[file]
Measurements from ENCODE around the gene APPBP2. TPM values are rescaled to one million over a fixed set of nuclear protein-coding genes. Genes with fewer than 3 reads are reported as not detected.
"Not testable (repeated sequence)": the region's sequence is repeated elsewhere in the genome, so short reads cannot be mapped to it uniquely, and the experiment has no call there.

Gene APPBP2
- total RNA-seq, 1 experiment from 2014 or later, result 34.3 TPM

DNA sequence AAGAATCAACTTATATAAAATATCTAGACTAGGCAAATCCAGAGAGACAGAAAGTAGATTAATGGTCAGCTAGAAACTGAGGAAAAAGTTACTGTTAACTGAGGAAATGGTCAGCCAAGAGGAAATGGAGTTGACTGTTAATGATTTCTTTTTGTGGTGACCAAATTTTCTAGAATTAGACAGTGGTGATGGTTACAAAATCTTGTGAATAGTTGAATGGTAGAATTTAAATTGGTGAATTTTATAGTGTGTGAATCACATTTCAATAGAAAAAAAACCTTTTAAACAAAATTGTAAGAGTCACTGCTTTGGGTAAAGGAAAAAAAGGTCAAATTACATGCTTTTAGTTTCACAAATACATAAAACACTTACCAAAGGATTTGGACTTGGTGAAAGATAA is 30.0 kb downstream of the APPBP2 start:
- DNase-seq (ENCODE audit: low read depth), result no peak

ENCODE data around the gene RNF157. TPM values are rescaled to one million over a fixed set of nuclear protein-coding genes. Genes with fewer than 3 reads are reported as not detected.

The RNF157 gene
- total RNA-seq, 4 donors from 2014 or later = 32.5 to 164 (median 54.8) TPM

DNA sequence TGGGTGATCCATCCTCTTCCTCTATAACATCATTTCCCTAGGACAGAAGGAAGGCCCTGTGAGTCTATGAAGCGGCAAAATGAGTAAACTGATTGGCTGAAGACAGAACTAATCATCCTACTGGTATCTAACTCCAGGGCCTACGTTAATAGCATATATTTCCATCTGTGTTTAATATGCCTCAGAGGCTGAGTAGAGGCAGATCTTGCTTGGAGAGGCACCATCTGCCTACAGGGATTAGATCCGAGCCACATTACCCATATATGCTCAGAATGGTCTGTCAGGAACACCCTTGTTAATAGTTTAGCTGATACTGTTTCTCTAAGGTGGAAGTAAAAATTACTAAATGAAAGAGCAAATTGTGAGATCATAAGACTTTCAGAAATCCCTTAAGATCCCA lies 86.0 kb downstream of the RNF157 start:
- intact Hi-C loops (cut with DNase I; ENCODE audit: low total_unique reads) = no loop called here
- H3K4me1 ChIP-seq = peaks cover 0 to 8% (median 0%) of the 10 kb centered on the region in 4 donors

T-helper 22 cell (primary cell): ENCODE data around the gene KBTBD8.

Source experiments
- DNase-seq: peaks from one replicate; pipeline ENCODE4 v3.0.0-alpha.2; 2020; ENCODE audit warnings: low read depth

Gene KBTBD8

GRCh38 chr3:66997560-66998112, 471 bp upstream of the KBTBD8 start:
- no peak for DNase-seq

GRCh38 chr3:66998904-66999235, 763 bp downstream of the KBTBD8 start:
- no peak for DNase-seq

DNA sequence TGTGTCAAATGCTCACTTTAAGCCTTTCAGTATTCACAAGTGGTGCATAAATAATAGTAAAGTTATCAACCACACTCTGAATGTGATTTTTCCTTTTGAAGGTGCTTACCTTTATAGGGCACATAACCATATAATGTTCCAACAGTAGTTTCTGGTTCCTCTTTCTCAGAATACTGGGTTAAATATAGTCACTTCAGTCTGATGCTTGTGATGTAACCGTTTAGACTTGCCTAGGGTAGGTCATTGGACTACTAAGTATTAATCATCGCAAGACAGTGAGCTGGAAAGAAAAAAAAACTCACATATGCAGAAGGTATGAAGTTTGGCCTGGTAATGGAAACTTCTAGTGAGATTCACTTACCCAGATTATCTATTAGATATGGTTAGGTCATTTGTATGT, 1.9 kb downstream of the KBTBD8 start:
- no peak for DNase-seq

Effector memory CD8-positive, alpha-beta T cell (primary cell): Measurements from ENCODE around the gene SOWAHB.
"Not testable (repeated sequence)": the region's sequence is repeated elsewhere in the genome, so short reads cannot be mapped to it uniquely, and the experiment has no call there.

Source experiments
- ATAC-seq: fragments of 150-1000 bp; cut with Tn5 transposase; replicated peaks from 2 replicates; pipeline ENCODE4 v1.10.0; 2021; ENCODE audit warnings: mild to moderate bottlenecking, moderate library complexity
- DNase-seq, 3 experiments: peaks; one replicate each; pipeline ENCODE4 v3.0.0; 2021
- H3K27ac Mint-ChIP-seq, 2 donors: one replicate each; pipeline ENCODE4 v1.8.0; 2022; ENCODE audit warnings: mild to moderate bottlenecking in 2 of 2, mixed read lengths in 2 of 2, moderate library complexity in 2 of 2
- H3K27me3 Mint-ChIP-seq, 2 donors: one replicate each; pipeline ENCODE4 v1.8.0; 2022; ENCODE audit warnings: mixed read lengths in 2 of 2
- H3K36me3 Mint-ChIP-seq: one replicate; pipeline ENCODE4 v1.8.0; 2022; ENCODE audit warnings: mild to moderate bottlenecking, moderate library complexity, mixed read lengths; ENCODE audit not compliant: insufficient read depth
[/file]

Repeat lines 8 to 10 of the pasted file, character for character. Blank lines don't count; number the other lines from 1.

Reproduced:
The RNF157 gene
- total RNA-seq, 4 donors from 2014 or later = 32.5 to 164 (median 54.8) TPM

DNA sequence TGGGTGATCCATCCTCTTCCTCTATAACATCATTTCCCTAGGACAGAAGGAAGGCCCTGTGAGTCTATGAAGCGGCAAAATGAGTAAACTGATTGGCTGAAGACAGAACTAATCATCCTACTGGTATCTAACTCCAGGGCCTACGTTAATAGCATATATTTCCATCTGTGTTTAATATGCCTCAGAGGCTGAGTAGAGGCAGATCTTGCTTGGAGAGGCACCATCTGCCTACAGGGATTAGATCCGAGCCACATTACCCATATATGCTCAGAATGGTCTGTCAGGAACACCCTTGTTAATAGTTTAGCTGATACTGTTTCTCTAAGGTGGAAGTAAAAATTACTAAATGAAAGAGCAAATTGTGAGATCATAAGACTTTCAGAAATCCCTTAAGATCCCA lies 86.0 kb downstream of the RNF157 start: